See more of the story

Opinion editor's note: Editorials represent the opinions of the Star Tribune Editorial Board, which operates independently from the newsroom.


In an election many believe was free but not fair, Turkish President Recep Tayyip Erdogan secured another term in Sunday's runoff, extending his rule, which is now entering its third decade, for another five years.

Deploying a combination of factors, including a highly restrictive media environment and seemingly unrestricted spending, Erdogan procured 52.1% of the vote vs. 47.9% for Kemal Kilicdaroglu, an uncharismatic technocrat who emerged as the consensus candidate for usually fractious opposition parties.

The close electoral scrape was tough enough for Erdogan, but now comes an even tougher task: solving Turkey's myriad problems, including those the Turkish president may have in part caused himself. That includes a sclerotic economy buffeted by inflation that soared above 80% last year and remains at a punishing 44% level.

And the pricing pressure is expected to increase because of promises made to rebuild from this year's devastating earthquake, but this time without the allegedly corrupt construction practices that likely contributed to the death toll, which has topped 50,000. Pledges of pay raises for many public-sector workers made in the context of the campaign will need to be delivered upon, too.

Other domestic challenges involve international issues, including calls from some Turks to repatriate many of the nearly 4 million Syrians who sought refuge from the homicidal Assad regime in Damascus, as well as take another look at the deal Turkey cut with the European Union to house other asylum-seekers and refugees.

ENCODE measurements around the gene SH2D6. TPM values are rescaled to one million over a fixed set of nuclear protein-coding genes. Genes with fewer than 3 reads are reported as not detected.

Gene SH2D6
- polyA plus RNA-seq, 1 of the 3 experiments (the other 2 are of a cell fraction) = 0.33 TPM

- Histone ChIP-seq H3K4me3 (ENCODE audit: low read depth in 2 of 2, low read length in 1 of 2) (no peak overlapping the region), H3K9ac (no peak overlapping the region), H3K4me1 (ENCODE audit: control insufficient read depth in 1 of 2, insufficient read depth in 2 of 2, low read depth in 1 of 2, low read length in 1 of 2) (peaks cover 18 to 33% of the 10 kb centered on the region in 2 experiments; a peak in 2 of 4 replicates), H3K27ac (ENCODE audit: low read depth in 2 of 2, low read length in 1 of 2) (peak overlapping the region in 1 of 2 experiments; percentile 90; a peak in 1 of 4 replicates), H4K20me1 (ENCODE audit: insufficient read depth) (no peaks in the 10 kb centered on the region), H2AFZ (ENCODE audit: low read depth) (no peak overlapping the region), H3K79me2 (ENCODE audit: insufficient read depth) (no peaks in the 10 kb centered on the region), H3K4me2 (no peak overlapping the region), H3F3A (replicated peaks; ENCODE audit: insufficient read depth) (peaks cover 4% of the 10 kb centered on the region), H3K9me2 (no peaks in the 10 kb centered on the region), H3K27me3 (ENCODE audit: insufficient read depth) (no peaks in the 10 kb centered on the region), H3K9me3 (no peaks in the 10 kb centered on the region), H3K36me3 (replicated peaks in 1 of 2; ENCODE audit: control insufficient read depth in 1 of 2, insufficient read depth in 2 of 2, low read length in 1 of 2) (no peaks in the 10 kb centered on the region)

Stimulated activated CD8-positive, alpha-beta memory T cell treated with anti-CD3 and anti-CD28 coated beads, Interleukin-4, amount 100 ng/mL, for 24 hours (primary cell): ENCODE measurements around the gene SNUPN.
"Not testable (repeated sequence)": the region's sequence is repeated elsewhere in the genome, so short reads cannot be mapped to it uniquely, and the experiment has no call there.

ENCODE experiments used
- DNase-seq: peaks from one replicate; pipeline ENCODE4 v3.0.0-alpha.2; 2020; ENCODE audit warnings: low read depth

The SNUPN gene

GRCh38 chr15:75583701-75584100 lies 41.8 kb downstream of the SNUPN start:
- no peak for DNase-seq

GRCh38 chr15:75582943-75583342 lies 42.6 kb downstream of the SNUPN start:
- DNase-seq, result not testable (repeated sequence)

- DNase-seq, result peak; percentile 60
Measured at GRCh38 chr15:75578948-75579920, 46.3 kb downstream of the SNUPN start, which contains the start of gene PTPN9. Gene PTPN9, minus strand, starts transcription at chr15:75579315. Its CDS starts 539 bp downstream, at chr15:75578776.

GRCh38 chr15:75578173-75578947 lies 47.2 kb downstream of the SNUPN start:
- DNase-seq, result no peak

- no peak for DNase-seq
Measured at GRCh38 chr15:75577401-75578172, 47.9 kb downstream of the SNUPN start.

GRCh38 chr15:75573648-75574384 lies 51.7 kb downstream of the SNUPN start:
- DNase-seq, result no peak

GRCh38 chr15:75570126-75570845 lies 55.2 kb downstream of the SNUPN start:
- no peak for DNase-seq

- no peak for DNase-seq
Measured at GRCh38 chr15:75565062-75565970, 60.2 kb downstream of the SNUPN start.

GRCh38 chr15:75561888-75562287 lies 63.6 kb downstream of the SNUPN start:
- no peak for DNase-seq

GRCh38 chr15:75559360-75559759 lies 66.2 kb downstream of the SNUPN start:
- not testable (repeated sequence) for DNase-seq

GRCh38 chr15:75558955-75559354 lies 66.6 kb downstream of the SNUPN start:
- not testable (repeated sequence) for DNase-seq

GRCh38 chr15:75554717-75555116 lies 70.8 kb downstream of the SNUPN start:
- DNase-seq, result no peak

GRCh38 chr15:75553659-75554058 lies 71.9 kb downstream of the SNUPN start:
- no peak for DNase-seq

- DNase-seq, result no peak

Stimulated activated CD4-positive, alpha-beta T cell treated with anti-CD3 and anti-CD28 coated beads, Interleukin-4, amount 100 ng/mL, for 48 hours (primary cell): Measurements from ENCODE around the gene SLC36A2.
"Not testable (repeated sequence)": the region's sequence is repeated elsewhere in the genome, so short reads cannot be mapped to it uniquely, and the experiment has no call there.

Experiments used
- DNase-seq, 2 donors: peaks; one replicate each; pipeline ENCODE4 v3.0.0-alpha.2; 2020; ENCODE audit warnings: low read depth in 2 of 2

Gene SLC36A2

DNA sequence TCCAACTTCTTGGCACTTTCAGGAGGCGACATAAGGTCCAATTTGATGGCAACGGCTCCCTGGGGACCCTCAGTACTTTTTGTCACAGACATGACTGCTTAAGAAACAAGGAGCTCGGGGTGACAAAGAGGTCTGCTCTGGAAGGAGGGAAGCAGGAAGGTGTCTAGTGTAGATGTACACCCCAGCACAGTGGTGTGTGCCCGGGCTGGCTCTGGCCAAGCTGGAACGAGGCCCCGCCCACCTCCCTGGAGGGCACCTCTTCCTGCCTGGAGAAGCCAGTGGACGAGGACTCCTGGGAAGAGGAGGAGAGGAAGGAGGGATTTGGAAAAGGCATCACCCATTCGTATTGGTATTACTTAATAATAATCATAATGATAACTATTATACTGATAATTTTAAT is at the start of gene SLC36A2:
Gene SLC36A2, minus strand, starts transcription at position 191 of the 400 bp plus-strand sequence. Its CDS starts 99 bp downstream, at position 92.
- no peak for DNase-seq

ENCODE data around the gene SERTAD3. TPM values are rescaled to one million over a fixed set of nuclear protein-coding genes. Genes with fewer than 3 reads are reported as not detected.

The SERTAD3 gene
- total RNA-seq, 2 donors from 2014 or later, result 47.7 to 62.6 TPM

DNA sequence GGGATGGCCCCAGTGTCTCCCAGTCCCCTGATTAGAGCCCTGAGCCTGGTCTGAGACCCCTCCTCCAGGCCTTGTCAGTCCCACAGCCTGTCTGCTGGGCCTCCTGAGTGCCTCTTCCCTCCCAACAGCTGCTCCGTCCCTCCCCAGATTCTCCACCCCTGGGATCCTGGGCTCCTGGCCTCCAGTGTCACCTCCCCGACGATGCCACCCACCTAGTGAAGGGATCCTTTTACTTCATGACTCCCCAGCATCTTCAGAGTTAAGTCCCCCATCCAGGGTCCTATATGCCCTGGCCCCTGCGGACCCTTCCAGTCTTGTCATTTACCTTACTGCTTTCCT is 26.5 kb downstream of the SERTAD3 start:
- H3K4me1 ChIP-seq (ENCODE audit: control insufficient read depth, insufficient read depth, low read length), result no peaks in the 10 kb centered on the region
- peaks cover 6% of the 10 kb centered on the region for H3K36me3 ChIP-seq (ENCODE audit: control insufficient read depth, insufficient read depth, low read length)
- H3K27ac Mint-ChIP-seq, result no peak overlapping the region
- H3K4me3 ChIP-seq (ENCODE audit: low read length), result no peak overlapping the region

Disenchantment with Erdogan's ever-increasing authoritarianism isn't limited to the nearly half of the voting population who sought to replace him. Western allies have been exasperated, too, especially given his relatively close economic and even political association with the Kremlin. Turkey, for instance, has refused to impose sanctions regarding Russia's full-scale invasion of Ukraine, though it has sold some weapons to Kyiv.

Although Erdogan's policies on Russia have enabled him to help broker deals to allow essential grain shipments to continue, Turkey's blocking of Sweden's ascension into NATO has vexed the West, which has been unusually united in response to Russian aggression.

Now that the election is passed, many European capitals, as well as Washington and Ottawa, hope that Erdogan will soften his opposition, which has been based on his perception of Sweden granting asylum to Kurds Erdogan considers terrorists. As incentive, a deal to sell Turkey F-16 fighter jets, since stalled by Congress, may move forward if Turkey relents, ideally in time for the annual summit of NATO nations in July.

Turkey's geographic and geopolitical significance has been recognized since the Truman Doctrine "not because it was a thriving democracy — it wasn't — but because it was important for our interests in that part of the world, and it remains important," Ross Wilson, a former U.S. ambassador to Ukraine and current board chair for Global Minnesota, told an editorial writer.

For two decades, Erdogan has "sought to carve out a more independent role and a more prominent role for his country in regional and to some extent, global affairs," Wilson said, while noting the importance of Incirlik Air Base to U.S. forces in Iraq and Afghanistan. However repressive, Wilson added, Turkey is "the largest Muslim-majority democracy in the broader Middle East."

On balance, Wilson said, Erdogan's re-election means that "Turkey will remain what it was: a somewhat authoritarian, somewhat difficult ally, in a part of the world that matters deeply to the United States."

That status calls for Washington to engage with, and not isolate, Ankara. But in doing so, the Biden administration should project its values and be resolute in insisting that Turkey work to improve its human-rights record, including media freedoms, and to coordinate more cohesively with its allies — including, hopefully soon, Sweden.